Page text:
ARLINGTON — He’s earned the nickname Crazy Kevin for his sometimes wild antics, but when the 22-month-old Labrador retriever loped into a training facility Wednesday in Arlington, he quickly got to work searching for bombs.
Guided by his handler, Cambridge police Patrol Officer Stephen Lyons, Kevin circled a parked Ford Crown Victoria, crouched underneath to get a whiff, sniffed around the tires, and then detected explosive materials at the door and immediately did what he is being trained to do — he sat.
“Good boy!” said Lyons, rewarding the dog with a toy while fellow training officers cheered.
Kevin, tail wagging, got too excited by the praise and bolted across the room for a can of tennis balls that he knocked over.
The training may still be a work in progress, but Kevin and fellow Labrador retriever Dixie are well on their way to joining a new full-time bomb squad that the Cambridge Police Department decided to assemble in the aftermath of the Boston Marathon bombing.
The dogs will finish their training in late March, in time to join the new bomb squad and assist with regional law enforcement plans for securing this year’s Marathon.
Until now, Cambridge police Deputy Superintendent Stephen Ahern said, his department had only a part-time explosive ordnance unit that did not have any bomb-sniffing dogs. Some members of the small unit assisted the Boston Police bomb squad after the Marathon bombing last year, while others were responding to a surge in reports of suspicious packages in Cambridge.
Before the Marathon bombing, Ahern said, Cambridge police received 15 to 25 reports a month about suspicious items that the bomb squad would inspect. In the two weeks after the Marathon, the department received about 200 reports of suspicious packages, and the numbers remain up at about 30 calls a month. He attributes the increase in calls to heightened vigilance by citizens when they see an abandoned package.
“What they saw on April 14 wasn’t suspicious to them, but what they saw after April 15 was,” he said.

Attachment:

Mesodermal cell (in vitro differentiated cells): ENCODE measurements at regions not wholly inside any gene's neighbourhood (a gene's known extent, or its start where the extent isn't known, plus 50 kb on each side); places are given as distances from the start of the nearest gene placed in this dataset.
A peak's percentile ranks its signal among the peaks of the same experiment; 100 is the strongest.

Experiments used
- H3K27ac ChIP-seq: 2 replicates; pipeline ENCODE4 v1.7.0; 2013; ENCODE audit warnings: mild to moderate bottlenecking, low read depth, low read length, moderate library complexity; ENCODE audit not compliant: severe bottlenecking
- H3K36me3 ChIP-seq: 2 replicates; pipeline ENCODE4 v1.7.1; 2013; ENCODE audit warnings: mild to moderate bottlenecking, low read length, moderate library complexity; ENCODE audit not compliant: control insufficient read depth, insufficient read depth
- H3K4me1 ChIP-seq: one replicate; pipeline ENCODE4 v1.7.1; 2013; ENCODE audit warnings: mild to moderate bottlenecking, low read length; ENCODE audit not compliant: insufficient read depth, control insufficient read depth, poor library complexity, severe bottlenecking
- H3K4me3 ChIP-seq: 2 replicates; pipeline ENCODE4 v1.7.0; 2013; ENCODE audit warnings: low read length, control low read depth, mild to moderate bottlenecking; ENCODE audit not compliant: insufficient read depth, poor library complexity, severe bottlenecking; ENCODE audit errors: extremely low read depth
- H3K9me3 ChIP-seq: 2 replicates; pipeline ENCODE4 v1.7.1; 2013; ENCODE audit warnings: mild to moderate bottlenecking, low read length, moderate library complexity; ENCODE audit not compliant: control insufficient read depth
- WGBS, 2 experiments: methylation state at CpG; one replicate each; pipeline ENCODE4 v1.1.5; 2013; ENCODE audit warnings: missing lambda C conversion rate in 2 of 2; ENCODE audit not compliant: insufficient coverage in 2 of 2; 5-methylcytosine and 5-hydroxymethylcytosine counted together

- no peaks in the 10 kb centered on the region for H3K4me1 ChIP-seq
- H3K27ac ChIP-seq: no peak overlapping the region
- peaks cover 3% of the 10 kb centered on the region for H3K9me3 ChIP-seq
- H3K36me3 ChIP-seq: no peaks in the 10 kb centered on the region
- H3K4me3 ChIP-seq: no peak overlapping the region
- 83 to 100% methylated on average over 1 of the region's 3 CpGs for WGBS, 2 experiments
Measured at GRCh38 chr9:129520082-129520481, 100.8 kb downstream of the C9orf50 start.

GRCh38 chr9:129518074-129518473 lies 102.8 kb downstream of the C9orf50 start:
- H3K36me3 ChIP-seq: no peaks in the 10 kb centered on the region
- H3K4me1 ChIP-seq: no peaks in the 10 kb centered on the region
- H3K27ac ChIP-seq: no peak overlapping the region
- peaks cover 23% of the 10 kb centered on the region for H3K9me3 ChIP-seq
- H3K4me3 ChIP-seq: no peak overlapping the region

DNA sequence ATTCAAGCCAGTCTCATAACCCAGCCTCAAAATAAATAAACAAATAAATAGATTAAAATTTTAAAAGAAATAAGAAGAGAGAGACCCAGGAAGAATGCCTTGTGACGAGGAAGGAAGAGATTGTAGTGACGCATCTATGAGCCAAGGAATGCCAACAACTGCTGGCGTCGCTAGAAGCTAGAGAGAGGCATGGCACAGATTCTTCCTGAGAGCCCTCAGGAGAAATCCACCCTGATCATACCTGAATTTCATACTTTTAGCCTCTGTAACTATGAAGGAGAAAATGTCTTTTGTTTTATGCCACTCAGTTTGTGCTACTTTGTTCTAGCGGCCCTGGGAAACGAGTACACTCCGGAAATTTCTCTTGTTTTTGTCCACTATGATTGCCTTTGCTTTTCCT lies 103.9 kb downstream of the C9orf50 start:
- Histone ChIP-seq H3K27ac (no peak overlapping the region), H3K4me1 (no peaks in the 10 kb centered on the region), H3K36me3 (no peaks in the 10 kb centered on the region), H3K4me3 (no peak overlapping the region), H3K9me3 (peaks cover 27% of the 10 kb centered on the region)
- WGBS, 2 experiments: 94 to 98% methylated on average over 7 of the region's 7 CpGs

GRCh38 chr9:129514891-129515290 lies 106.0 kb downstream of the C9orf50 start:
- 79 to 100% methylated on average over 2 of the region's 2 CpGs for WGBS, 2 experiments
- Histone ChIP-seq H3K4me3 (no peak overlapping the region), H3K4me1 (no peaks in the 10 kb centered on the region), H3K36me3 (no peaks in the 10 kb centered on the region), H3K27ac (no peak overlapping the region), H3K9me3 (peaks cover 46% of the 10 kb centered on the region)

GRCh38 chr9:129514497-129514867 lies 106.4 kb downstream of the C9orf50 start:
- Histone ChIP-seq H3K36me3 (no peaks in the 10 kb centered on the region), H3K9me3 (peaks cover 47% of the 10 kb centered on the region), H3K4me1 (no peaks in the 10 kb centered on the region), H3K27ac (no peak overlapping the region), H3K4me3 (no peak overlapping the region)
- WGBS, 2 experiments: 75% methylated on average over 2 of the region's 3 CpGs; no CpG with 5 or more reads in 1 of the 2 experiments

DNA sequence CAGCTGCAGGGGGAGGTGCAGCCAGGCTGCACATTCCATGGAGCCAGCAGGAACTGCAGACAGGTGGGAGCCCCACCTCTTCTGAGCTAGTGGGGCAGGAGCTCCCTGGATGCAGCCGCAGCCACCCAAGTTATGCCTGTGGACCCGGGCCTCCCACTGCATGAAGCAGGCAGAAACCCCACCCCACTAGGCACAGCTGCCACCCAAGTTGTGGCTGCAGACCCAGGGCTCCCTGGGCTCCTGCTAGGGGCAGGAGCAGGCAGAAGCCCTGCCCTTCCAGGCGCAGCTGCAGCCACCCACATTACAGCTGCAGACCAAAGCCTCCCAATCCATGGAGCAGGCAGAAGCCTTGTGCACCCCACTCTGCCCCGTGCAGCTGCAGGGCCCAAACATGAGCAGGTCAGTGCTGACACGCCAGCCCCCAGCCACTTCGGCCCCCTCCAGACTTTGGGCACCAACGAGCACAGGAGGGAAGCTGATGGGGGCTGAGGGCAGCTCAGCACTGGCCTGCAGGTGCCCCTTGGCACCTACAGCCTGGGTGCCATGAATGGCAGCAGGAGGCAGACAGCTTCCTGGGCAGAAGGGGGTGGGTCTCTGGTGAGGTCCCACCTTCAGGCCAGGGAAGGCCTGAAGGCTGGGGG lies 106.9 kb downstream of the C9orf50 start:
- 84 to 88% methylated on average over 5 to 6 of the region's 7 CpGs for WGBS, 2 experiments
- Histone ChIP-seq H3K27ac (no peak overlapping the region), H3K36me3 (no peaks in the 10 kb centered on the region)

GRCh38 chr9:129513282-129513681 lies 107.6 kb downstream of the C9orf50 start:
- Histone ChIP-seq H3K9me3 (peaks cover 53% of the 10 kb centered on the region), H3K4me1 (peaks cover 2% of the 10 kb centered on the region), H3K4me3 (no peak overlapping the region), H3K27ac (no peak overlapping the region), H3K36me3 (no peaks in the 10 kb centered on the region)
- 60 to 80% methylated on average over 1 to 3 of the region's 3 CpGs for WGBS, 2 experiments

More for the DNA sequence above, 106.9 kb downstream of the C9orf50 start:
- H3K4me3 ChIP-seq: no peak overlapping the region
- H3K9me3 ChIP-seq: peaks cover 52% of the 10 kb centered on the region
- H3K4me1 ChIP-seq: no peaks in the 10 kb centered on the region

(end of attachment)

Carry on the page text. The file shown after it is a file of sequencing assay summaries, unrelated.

The increased vigilance has strained police resources, however, because Ahern said it takes his department an average of 24 minutes to clear a report of a suspicious package.
Having a full-time team equipped with bomb-sniffing dogs will help cut down on the time and prevent the city from having to call Boston or State Police bomb squads.
Ahern said that after last year’s Marathon, members of the Metro Boston Homeland Security Region, which includes Brookline, Chelsea, Quincy, Revere, Somerville, and Winthrop, were analyzing gaps in the response to the bombing. A decision was made that federal grant money could enhance the capabilities of the region’s bomb squads and tactical teams in Boston and Cambridge.
In addition to creating a full-time bomb squad with dogs in Cambridge, Boston Police said they are also adding more explosive-detecting canines to their department. Together, the squads will be able to provide more support to communities in the region who do not have full bomb squads.
The Brookline Police Department doesn’t have a bomb squad with canines, and Chief Daniel O’Leary said his department has typically called Boston police or State Police to respond to reports of explosive devices.
But with Boston police handling much of the Marathon route this year, O’Leary said Brookline will instead rely on the new Cambridge unit to assist along the race route through town.
Cambridge is using about $1 million from an Urban Areas Security Initiative grant through the US Department of Homeland Security to launch the full-time bomb squad. Ahern said the city is also paying about $485,000 to fund additional training and equipment the police department determined officers needed after the Marathon bombing.
Much of the grant funding is being used for bomb suits, vehicles, and robots used to handle explosive devices, and Ahern said the department will train five bomb-sniffing dogs by July 4. Each dog will be partnered with a handler who is a trained bomb technician.
MBTA transit police Patrol Officer Lawrence Culbert, who is a master dog trainer and is helping Cambridge teach its new dogs, said the training process takes about three months. The dogs are trained to sit when they find a bomb, but Culbert said the most difficult part is in the first weeks when they learn to recognize the smells of different explosives.
Culbert said the dogs learn to find bombs in cars, mass transit, buildings, and luggage, and their “paycheck” is a toy they get whenever they detect something.
Lyons rewards Kevin with a rubber Kong toy, while Cambridge Police Sergeant E.J. Frammartino gives Dixie a tennis ball. The dogs live and work with their handlers, and Culbert said it usually takes the teams about a year to learn how to work together.
“Just like people, each dog has its own personality,” he said. “Sometimes we have to slow the dog down; sometimes we have to speed them up.”
Lyons said Kevin is working out well at home, even if he has already gotten his handler in trouble a couple of times by relieving himself in some inopportune places. He said the dog is learning fast, and next week will be taught how to find bombs in suitcases.
“When we start luggage, that will be a brand-new thing that he’s never been exposed to,” Lyons said. “So I expect the first day he’ll be knocking over suitcases, biting suitcases, running away from me.
“But once he gets it, and goes ‘Well wait a minute, if I follow what you are telling me and I find a scent that I recognize, then I get a toy,’ then he starts to get on point.”